Meet two historically great tournament offenses


One thing that struck me about the build-up to this national championship game was that initially there seemed to be a fair degree of reticence on the question of how to talk about this national championship game.

North Carolina is favored over Villanova, but only slightly. There’s a decent chance no player in this game will be selected in the first round of the NBA draft this summer, so there’s no obvious “We must stop player X” narrative urging itself upon our consideration. (UNC’s Brice Johnson is currently showing up somewhere between the high 20s and low 30s on the mocks.)

Obviously the Tar Heels have size on their side, while the Wildcats have been shooting stupefyingly well. But with the opposing teams in question being very good but by no means legendary with respect to speed and defense, respectively, it’s tough to spin strength-on-strength yarns.

Frankly it wasn’t until I started finding incredible player stats from the past five games that I realized something very weird has been afoot here all along. With only a minor exception here and there, basically every single player in this national championship game is having a phenomenal tournament on offense. You don’t see that every year on Monday night. In fact I can’t recall ever seeing it.

And all of those incredible individual performances have summed to two historically good offenses. There’s your strength-on-strength. Which amazing offense can outscore the other amazing offense?

We’ve seen 30 teams reach Monday night over the past 15 tournaments, and guess where Villanova and North Carolina rank amidst all those great offenses in terms of the scoring they’ve recorded during their respective five-game tournament runs….

Best tournament offenses in a national final
NCAA tournament games only, 2002-16
Not including title game
PPP: points per possession

1.  Villanova          2016      1.32
2.  North Carolina     2016      1.32
3.  Wisconsin          2015      1.27
4.  Florida            2007      1.24
5.  Memphis            2008      1.24
6.  Duke               2010      1.22
7.  Ohio State         2007      1.21
8.  Louisville         2013      1.20
9.  North Carolina     2005      1.19
10. Kentucky           2014      1.17

The Tar Heels have been consistently outrageous on offense over the last five games, notching between 1.19 (Florida Gulf Coast) and 1.54 points per trip (Notre Dame) every time out. Conversely Villanova actually scored less than a point per possession in the hard-fought win over Kansas in the Elite Eight. Who knew that what the Jayhawks were doing in the course of an “upset” loss would look so impressive in retrospect?


On the other hand, in the Wildcats’ four games where the opponents’ jerseys did not say “KANSAS,” Jay Wright’s team has scored a rather robust 1.41 points per trip.

It won’t surprise you to learn that these two offenses have attained identical and unbelievable levels of success in dramatically different ways. UNC’s shooting has been very good but nowhere near as lethal as Villanova’s. That difference has been made up through offensive rebounding and a lack of turnovers. As a team the Heels have pulled in 47 percent of their missed shots in the tournament. In fact in terms of offensive rebound percentage, Kennedy Meeks alone (21.7) during his tournament minutes is equaling or exceeding what we saw this season in conference play from entire teams like Boston College (21.7), Washington State (21.0), or Illinois (18.9). One-man team Kennedy Meeks, I salute you.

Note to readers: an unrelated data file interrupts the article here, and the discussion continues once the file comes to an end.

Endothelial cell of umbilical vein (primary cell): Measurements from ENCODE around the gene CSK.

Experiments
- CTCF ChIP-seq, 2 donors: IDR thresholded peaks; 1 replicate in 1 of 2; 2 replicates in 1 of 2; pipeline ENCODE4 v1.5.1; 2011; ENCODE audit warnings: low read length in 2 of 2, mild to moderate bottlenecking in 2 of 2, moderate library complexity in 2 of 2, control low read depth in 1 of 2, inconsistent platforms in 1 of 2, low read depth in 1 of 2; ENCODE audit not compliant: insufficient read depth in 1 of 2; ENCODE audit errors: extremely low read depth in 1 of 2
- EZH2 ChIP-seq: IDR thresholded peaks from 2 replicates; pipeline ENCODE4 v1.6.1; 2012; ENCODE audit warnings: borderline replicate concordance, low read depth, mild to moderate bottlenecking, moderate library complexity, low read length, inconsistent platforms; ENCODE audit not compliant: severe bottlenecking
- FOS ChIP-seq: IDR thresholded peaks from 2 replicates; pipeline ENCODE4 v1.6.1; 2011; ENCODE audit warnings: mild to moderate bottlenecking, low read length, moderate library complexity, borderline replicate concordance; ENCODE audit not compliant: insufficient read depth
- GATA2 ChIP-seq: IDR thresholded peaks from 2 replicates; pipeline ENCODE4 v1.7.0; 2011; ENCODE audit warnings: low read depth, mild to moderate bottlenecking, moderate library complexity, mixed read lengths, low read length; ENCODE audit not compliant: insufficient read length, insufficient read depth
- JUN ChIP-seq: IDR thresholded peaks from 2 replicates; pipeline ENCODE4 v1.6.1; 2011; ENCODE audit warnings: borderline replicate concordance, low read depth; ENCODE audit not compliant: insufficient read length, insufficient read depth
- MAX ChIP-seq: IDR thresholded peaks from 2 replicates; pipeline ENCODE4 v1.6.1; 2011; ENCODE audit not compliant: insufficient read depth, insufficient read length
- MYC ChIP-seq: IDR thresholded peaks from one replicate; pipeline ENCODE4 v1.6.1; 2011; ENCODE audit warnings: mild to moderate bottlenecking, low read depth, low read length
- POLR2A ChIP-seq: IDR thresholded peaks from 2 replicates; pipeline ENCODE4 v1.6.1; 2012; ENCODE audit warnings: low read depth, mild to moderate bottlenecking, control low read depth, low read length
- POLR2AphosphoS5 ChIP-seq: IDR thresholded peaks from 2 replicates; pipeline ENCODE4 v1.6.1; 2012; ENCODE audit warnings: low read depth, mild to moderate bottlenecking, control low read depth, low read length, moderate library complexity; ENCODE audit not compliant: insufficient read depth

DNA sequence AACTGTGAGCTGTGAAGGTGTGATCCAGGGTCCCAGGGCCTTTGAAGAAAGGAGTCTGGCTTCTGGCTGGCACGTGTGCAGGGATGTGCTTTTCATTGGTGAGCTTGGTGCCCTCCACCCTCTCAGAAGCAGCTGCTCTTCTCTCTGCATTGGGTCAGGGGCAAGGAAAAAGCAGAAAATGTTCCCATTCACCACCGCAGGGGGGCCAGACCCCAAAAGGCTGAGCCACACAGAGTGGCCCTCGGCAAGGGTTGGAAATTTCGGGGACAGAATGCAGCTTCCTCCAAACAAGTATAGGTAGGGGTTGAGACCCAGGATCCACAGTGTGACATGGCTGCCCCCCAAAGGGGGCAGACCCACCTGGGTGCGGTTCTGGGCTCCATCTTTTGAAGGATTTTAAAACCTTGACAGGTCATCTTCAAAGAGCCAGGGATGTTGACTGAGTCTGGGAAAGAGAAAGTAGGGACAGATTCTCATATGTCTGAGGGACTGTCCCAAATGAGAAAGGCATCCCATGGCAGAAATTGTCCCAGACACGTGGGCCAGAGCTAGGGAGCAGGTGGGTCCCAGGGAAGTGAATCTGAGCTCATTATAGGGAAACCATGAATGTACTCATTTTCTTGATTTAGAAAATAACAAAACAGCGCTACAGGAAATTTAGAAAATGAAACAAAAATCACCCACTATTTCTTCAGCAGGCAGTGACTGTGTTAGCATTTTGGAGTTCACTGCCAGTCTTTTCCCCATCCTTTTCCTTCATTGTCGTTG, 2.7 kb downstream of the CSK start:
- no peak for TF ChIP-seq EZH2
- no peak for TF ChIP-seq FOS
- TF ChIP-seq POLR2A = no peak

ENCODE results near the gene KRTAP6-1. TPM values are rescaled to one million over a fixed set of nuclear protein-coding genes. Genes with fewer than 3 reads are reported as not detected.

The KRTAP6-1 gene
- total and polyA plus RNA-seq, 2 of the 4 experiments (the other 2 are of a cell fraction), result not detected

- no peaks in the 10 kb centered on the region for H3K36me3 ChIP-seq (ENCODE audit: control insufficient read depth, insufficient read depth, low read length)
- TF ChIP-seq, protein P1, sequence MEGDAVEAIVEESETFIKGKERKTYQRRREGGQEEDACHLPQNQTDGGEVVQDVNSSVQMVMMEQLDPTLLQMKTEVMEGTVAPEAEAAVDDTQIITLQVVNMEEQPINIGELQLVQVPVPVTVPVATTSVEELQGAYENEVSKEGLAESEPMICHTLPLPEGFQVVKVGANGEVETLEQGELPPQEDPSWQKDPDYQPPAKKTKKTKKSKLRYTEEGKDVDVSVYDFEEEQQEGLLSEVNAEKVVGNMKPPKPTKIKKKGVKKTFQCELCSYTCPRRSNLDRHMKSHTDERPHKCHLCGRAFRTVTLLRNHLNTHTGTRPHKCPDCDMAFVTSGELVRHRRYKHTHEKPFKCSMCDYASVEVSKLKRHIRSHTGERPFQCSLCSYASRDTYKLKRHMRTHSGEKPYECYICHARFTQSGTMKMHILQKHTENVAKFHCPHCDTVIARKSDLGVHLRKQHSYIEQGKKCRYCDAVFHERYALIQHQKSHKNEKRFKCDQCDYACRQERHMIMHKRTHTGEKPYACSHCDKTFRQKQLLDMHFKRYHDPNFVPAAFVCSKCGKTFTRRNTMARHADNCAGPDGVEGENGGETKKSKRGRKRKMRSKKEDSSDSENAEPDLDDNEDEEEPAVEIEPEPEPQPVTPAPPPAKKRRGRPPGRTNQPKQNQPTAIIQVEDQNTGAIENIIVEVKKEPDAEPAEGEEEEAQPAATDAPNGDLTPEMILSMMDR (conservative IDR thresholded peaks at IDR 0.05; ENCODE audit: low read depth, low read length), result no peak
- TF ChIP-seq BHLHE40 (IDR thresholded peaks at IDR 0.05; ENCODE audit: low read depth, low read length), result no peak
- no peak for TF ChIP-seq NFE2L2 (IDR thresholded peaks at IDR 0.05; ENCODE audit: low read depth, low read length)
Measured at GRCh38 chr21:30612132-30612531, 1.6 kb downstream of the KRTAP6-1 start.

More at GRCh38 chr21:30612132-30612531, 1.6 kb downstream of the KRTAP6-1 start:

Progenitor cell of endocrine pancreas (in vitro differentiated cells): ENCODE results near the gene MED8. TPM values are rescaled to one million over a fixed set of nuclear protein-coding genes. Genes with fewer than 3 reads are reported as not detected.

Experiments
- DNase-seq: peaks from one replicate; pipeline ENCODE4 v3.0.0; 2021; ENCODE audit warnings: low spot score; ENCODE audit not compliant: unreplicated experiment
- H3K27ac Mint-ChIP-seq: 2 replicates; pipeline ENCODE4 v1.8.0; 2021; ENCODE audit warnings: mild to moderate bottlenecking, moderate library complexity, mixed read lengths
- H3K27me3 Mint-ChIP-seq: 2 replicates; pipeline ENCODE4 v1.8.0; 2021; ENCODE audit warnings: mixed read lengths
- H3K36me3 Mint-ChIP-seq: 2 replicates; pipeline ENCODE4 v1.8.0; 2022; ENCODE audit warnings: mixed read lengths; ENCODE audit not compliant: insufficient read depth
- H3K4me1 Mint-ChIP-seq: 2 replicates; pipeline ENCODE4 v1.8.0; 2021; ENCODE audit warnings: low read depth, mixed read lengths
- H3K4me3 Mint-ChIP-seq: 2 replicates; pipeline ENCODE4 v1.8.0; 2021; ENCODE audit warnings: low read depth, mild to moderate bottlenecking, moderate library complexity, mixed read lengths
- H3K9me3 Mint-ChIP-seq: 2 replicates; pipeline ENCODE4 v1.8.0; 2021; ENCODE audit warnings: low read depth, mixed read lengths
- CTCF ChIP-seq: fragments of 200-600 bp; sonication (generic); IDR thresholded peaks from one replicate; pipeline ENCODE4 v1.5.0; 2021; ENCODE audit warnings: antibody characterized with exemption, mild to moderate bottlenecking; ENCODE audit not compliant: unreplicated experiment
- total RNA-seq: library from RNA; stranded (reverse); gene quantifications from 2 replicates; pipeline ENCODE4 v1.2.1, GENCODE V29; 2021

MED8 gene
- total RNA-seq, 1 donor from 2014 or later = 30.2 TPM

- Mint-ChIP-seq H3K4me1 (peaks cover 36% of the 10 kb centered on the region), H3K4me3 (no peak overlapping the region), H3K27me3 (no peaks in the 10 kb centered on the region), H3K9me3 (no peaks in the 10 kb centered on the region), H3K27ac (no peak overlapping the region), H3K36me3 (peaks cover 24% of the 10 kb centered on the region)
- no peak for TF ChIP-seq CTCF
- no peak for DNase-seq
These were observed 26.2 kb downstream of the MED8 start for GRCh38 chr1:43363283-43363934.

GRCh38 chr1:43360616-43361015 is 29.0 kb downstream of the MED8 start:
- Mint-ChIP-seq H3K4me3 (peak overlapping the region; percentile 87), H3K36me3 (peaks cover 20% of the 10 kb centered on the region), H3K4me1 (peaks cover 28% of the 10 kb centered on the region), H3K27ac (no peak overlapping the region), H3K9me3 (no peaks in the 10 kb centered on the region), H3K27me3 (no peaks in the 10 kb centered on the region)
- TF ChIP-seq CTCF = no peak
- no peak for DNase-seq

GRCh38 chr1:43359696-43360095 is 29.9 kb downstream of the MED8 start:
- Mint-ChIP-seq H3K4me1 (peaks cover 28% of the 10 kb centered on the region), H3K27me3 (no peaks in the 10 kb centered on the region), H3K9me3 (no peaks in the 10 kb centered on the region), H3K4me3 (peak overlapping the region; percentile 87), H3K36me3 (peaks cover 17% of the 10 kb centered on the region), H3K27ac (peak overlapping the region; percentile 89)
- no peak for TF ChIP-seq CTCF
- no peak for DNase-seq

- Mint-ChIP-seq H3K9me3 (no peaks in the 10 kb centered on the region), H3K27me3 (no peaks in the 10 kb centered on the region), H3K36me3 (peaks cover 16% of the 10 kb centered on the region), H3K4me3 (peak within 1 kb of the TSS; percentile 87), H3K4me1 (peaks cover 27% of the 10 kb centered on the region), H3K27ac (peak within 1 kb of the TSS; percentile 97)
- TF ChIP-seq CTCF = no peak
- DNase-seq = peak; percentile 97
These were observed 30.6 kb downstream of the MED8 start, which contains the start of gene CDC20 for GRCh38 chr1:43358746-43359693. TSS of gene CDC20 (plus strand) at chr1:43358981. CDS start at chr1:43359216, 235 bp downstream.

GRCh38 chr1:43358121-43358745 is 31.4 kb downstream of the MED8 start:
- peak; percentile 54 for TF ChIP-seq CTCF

As for the Wildcats, they’ve been giving the ball away at a slightly higher rate in the tournament than UNC has, and obviously smallish Nova doesn’t really “do” offensive boards. But little things like turnovers and offensive rebounding tend not to matter when you’re making 49 percent of your threes, and 64 percent of your twos. Granted Ryan Arcidiacono is the third option on offense (taking 18.5 percent of Nova’s tournament shots during his minutes) behind Josh Hart (30.9) and Kris Jenkins (24.6), but the senior’s numbers are instructively crazy so let’s stay with him for a moment. In the tournament Arch has flung the ball toward the rim — either as a two, a three, or a free throw — on a total of 54 occasions, and 40 of those tries have gone in the basket.

Simply put, a collision between two offenses this aberrantly explosive should at a minimum sum to a highly watchable shootout, with definite potential for something more. With luck the game could attain iconic and even adjectival (“2016-good”) status in future years. Here’s hoping for any of the above.

BONUS coverage of both sides of the ball. Here are your best national championship game tournament defenses from the past 15 brackets.

Best tournament defenses in a national final
NCAA tournament games only, 2002-16
Not including title game

                               Opp. PPP
1.  UCLA               2006      0.83
2.  Duke               2015      0.87
3.  Kansas             2012      0.89
4.  Butler             2010      0.89
5.  North Carolina     2009      0.89
6.  Kansas             2008      0.89
7.  Florida            2006      0.90
8.  Syracuse           2003      0.91
9.  Louisville         2013      0.93
10. Michigan           2013      0.93

I confess that when I was watching Duke in real time in January of 2015, I little imagined that this team would come to epitomize a long-lost golden age of point prevention. Dogged and determined dignitaries of Devil defense, I salute you.